The Upset


What happens is that my stepfather, Jacob Hughes, is disgraced. His disgrace enters through the front door of our home and will not leave by polite or violent methods.  Mama feels it too. I have noticed how the curved bone at the base of her nape has begun to thicken, bowed by this new burden. When she is turned towards the sink or stove, I study the pale of her neck and the web of black hair loose from her clip, and I am reminded of malevolent spirits in horror films. I think of the way they cling to the shoulders of a woman or sit leaden on her chest at night. My family’s disgrace is like this, with all of us ignoring it, hoping that it will starve.

Jacob returns home at four in the afternoon holding his leather satchel under one arm and cradling a box of office appliances in the other. He has been officially fired from his role as Director of Operations at Williamson Logging. I know this because we have been waiting for it to happen. I follow him from the hall to the lounge, stopping in the archway as he drops his half full box on the ground beneath the window overlooking the yard. He pulls from the windowsill a jumble of trinkets accumulated over our family’s five years together. Picture frames, a plastic snow globe, Christmas cards from three months ago, a china dish of stones and shells collected from the beach. He casts these flimsy mementos into the box.  

Mama’s sandals smack the hard-wood floor of the hall behind me, and her robed shoulder grazes mine as she goes to join Jacob. She crouches on the carpet and angles her torso around the television with one hand resting on its screen for balance, and then there is the terse click-click of the plugs being ripped from their sockets. Mama and Jacob do not speak to one another about what will happen next. They only mutter commands like ‘hand it to me, Mercy,’ or ‘Jacob, put that one over here’. In their urgency is a narrowing gap of light.

They move onto the master bedroom. Tita May, Mama’s sister, is called from her work weeding in the garden to help with the packing. They labour through the wardrobe and drawers, lobbing balled up socks and folded underwear into huge black rubbish bags. In Mama’s hand is a white satin camisole, in Jacob’s, a black leather belt. They throw these things in the same bag. Tita May squeezes her torso under the bed to retrieve a box of old shoes, her knees digging into the carpet as she tugs with her backside stuck out and wiggling in the air. I idle at the doorway, fidgeting my eyes from the oak vanity to the curtain, lacing and unlacing my damp fingers. 

 ‘Gia, pack your clothes.’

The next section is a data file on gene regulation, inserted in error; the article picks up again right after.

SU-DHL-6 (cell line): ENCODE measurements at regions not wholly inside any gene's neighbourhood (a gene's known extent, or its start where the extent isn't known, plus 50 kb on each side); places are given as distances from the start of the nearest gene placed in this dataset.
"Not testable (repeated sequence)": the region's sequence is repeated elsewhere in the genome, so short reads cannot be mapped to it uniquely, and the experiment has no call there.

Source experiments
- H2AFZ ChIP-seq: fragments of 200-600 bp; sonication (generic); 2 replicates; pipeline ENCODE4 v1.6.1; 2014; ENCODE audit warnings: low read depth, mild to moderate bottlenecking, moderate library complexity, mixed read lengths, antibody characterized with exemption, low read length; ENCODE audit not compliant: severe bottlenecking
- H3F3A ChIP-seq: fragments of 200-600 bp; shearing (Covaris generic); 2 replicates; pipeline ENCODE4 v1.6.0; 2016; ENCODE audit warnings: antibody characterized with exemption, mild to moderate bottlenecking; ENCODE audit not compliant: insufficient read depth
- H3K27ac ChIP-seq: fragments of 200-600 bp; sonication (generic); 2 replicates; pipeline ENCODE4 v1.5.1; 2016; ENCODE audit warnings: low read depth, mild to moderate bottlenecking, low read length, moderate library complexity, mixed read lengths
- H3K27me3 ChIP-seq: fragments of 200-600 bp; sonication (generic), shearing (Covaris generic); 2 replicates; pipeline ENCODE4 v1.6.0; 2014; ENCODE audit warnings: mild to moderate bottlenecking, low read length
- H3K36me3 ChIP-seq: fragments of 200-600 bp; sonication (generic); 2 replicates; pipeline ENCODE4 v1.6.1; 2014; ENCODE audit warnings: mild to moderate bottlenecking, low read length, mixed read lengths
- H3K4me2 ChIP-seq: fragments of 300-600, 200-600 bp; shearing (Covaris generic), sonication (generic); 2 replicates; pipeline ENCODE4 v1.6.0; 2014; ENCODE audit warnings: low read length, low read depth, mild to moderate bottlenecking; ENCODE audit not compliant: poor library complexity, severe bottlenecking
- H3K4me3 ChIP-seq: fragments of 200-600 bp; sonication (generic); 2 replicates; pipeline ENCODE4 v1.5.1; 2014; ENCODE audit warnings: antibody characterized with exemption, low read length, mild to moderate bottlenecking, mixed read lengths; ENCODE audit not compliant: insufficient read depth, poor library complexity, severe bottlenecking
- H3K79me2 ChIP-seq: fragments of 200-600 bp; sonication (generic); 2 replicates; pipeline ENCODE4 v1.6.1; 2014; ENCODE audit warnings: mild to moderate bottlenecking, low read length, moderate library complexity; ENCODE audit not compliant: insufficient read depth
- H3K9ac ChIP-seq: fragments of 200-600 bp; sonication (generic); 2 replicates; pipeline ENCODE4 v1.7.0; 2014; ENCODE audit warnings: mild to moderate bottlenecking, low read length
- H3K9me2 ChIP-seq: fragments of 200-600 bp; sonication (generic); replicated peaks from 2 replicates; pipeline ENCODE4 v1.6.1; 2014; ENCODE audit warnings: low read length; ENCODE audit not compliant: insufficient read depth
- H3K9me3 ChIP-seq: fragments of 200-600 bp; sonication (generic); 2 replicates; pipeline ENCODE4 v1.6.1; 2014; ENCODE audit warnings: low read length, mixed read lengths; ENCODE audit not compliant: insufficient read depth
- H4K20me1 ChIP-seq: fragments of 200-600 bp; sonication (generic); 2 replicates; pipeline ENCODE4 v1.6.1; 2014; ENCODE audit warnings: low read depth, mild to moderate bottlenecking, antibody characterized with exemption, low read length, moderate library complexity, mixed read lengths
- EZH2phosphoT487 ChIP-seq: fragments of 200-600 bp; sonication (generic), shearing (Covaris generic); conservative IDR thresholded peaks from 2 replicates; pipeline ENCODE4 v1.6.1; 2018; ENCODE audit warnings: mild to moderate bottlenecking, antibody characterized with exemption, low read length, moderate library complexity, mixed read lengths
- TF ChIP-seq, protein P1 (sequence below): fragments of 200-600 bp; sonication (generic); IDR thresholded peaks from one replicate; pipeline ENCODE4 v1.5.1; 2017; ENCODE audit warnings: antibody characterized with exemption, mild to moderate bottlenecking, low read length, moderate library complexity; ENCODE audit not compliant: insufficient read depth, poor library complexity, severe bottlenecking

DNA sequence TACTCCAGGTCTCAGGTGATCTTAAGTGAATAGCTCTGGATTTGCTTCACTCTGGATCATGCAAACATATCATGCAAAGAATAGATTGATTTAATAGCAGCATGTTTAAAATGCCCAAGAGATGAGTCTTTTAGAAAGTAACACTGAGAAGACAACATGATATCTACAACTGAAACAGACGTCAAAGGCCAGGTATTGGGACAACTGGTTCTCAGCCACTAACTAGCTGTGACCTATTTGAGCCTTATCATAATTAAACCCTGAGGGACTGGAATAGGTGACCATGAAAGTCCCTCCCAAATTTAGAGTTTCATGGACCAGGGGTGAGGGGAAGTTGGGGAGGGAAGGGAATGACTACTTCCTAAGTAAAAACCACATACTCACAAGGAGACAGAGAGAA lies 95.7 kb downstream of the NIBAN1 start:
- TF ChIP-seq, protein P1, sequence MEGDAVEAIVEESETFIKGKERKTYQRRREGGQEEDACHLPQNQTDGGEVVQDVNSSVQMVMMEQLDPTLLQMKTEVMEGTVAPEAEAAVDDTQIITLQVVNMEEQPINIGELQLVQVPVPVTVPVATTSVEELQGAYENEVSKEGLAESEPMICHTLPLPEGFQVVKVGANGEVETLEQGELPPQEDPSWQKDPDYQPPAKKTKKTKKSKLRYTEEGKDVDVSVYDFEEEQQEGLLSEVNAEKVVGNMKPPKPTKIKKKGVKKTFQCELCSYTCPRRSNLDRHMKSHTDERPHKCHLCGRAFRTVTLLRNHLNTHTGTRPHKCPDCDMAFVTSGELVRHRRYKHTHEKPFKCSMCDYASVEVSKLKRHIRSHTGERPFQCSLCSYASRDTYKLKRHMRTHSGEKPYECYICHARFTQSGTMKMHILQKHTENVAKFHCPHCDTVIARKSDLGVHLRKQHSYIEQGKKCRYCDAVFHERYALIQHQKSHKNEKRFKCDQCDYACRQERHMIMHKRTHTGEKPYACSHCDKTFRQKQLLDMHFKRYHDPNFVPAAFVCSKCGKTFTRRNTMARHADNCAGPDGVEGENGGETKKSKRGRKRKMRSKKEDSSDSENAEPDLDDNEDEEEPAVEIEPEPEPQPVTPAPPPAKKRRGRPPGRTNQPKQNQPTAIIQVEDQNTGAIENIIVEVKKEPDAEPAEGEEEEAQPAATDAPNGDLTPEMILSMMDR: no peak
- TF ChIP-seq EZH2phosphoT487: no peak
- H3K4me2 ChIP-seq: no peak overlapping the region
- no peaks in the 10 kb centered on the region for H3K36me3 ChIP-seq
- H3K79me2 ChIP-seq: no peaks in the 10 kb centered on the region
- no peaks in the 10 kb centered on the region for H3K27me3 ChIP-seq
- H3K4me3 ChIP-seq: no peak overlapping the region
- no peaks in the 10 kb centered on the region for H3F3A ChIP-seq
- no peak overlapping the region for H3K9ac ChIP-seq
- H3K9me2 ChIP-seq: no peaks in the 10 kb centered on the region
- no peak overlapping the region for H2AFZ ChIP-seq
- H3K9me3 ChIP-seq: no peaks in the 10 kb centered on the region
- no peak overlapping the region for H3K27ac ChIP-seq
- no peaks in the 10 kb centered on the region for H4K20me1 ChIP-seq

Mama says this as she unhooks the thin strap of a dress from its hanger in the wardrobe. I ask where we are going. She draws the skirt of the dress towards her torso and her lovely, Tornatrás face relaxes into a thought, for a moment more Tsino than Hapones or Kastila.  

‘My old house,’ interrupts Jacob.

I might resist, ask something else to stall.

 ‘In my hometown,’ he clarifies.

When Jacob prunes his answers to stubs, it’s so there’s nothing to snag onto, to negotiate. I turn away and head down the hall to my room.

A wash of orange filtering through the windows meddles with the purple walls, and all I see for a moment as I pass through the door is an obliterating magenta. After my eyes adjust to this new brightness, I check to see if the day’s heat has loosened my posters from their place. On the right wall of my room, I have put up three; Apocalypse Now, for Marlon Brando, The God Father II, for Al Pacino, and Jennifer’s Body, for Megan Fox. I suppose that, like other 17-year-old girls, I should have music posters to show what cliques I belong to, but CD stores don’t give away their posters for free. That’s not the whole truth. Actually, Mama hates music in the house. I’ve never had the chance to foster an identity around bands or band members.

I lie back on my bed and listen to the soft rustling of plastic bags growing fat with my parents’ clothes. When I can’t see the things I hear, I fancy that I’m somewhere interesting. Someone is mowing their lawn a few houses down, and closer still is a dog barking. Now the bright, swelling sharpness of a bicycle bell ringing as it passes the window. If this were a movie, it might be The Goonies or Stand by Me. I turn to lie on my side away from the afternoon sun. My eyes settle on the books on my bedside table. In the first rungs of the pile are books I had planned to read over the break – Hemingway, Fitzgerald, Faulkner – and at the bottom is last year’s school magazine with a few dog-eared pages. The folds index photos of people I like, of my string group, and of the girl who accused Jacob of raping her six months ago.